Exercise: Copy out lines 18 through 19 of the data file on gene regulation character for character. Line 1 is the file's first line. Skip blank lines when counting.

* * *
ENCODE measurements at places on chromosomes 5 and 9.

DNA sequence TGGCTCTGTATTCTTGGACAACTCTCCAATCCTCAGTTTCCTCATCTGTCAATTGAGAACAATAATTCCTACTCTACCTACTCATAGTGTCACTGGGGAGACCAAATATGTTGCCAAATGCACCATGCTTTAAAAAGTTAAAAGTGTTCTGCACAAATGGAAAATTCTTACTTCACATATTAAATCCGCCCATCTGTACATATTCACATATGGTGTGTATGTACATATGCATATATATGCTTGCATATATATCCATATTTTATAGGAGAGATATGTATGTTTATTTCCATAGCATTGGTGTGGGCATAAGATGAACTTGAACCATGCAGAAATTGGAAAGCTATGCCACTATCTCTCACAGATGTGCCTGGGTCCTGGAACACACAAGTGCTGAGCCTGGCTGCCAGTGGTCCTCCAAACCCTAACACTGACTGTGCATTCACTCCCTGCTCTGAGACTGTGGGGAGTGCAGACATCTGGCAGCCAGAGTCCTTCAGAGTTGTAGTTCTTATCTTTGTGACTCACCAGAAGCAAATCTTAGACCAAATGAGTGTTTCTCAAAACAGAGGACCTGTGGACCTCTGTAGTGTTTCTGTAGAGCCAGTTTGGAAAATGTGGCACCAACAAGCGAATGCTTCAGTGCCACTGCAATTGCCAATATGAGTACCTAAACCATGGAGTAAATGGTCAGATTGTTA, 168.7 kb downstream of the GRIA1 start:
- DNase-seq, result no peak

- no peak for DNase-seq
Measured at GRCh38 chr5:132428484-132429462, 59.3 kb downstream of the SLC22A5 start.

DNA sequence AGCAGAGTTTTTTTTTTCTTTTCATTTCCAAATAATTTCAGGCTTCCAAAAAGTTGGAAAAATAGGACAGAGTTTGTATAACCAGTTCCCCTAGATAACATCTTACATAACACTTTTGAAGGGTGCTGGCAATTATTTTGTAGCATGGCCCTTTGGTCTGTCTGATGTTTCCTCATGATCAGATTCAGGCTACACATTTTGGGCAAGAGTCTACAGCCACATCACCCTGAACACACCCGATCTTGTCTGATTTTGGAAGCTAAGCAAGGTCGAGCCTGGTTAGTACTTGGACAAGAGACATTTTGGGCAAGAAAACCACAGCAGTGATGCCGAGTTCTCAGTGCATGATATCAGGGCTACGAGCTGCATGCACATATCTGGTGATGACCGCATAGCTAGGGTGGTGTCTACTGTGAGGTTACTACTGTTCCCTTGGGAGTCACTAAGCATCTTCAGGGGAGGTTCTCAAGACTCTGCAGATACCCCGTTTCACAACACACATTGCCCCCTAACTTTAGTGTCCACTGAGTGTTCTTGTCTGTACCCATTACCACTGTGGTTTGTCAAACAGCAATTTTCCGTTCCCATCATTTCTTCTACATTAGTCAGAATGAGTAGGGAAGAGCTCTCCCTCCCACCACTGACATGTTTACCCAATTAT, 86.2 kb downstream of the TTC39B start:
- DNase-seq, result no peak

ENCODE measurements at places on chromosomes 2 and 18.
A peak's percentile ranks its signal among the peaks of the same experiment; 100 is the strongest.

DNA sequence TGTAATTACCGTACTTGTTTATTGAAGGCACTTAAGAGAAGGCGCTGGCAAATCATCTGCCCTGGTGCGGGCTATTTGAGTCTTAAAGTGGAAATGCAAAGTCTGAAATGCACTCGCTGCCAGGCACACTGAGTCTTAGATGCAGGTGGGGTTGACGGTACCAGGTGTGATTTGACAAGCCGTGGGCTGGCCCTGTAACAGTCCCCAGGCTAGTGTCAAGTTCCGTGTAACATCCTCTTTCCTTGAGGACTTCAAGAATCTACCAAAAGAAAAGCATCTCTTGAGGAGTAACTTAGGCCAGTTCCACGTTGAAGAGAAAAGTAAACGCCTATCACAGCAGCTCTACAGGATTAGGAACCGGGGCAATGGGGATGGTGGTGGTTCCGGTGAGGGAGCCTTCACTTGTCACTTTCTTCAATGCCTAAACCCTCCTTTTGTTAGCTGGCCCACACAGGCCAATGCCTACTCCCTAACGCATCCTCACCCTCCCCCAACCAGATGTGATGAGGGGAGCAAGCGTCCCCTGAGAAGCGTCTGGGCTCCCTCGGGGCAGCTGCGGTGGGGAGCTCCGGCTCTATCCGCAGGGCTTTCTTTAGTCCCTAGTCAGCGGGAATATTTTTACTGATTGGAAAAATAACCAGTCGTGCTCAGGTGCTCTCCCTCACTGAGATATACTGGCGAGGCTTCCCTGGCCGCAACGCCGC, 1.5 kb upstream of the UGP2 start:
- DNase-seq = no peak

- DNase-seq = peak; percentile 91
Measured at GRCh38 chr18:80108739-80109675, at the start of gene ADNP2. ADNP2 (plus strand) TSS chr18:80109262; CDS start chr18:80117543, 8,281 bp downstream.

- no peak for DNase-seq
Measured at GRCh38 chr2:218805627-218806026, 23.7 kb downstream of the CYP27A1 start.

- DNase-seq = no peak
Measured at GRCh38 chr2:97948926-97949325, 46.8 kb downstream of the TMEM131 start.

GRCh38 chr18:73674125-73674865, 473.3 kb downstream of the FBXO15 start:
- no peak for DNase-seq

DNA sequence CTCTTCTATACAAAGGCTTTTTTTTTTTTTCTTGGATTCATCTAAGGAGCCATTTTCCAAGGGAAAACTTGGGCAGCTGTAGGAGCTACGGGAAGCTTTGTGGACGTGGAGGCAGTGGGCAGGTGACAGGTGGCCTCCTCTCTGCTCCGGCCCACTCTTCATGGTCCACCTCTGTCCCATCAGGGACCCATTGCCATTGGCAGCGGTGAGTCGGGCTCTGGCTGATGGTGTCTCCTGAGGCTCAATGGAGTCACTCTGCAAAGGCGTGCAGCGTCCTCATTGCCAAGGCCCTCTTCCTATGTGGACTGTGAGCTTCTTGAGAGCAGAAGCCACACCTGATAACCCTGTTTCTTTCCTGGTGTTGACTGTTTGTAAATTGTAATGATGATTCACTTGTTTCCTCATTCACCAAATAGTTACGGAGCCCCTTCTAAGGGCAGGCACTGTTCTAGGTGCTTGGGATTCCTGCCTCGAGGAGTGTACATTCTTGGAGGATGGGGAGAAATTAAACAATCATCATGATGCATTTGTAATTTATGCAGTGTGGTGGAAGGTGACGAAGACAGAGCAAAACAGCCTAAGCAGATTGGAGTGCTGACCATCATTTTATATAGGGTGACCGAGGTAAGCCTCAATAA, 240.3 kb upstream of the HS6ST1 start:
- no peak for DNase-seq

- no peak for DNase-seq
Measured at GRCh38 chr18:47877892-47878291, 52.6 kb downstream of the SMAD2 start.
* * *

GRCh38 chr18:73674125-73674865, 473.3 kb downstream of the FBXO15 start:
- no peak for DNase-seq